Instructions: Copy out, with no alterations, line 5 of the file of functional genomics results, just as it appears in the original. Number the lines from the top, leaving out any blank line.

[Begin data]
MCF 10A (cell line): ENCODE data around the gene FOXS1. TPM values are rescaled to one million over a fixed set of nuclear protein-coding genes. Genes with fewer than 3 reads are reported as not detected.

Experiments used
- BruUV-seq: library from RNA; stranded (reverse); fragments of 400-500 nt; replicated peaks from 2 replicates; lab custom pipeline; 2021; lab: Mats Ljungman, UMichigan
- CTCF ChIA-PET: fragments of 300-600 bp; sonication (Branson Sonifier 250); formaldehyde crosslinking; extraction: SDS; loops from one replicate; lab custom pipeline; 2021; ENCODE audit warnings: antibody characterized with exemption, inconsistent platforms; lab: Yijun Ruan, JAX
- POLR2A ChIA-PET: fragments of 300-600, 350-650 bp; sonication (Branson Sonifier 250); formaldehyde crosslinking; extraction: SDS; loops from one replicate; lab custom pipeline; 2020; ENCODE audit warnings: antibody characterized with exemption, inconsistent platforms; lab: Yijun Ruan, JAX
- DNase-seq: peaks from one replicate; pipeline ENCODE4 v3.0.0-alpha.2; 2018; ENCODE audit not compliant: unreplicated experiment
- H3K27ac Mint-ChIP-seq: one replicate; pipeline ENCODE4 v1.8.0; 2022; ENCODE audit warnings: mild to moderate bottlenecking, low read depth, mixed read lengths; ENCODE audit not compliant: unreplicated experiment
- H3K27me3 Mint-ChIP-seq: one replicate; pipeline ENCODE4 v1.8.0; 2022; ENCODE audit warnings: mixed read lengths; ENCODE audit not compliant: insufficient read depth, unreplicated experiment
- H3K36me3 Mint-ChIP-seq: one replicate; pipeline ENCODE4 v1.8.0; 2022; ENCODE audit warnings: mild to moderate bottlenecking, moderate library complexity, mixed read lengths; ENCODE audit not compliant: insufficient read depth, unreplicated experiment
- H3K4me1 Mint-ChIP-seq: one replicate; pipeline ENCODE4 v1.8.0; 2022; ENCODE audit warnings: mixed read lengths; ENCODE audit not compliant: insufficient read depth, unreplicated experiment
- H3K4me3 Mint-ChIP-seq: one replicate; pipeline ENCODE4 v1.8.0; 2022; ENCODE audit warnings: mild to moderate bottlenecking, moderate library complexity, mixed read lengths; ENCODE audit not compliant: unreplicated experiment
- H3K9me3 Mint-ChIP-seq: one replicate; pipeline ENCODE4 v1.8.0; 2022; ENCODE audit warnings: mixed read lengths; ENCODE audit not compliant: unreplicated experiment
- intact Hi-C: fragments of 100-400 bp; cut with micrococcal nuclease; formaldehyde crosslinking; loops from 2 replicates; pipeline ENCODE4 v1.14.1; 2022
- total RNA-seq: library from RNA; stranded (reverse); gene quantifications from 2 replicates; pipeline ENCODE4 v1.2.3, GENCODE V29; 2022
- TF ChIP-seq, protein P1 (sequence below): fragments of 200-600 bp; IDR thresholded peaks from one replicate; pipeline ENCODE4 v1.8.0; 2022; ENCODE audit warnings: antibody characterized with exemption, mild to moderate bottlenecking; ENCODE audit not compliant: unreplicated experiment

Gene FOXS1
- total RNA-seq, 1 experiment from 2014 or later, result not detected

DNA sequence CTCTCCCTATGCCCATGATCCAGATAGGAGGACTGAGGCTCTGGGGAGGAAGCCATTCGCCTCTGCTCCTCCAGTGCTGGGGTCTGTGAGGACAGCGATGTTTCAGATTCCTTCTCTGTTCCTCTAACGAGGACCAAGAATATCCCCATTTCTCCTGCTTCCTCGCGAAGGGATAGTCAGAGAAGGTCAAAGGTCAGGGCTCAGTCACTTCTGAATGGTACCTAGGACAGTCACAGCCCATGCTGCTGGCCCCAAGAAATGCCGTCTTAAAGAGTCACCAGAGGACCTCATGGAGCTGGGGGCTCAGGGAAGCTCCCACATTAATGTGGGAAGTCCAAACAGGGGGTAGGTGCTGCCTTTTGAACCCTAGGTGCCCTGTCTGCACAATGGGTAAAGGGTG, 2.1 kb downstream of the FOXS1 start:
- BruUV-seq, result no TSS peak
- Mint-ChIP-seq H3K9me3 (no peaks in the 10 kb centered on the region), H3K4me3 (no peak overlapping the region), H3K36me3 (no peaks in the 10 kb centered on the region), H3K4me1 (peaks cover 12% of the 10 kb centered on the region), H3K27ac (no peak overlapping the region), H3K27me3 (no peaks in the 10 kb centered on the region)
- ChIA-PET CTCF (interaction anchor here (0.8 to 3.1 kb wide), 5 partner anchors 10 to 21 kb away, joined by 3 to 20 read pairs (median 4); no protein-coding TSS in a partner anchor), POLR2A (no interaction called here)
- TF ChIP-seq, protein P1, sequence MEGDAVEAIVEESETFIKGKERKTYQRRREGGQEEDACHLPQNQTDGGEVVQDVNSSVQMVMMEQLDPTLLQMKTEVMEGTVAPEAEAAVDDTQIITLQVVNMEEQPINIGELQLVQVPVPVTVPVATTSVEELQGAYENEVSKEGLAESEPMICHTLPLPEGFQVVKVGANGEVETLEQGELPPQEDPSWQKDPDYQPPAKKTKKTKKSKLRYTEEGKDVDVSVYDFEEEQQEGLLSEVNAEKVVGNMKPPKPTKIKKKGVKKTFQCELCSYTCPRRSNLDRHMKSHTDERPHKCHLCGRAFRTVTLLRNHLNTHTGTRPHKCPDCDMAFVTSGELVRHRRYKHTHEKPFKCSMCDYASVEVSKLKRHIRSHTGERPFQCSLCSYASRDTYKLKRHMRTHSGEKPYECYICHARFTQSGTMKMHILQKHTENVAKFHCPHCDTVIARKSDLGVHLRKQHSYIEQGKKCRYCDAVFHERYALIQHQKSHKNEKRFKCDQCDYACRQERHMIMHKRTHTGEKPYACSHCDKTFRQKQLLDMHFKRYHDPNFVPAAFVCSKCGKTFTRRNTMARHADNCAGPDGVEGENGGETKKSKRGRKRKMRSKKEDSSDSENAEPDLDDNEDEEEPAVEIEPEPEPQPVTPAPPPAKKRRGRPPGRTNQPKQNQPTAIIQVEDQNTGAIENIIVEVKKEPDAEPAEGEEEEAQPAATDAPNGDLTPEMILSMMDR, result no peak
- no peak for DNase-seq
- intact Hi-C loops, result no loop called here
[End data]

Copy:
- POLR2A ChIA-PET: fragments of 300-600, 350-650 bp; sonication (Branson Sonifier 250); formaldehyde crosslinking; extraction: SDS; loops from one replicate; lab custom pipeline; 2020; ENCODE audit warnings: antibody characterized with exemption, inconsistent platforms; lab: Yijun Ruan, JAX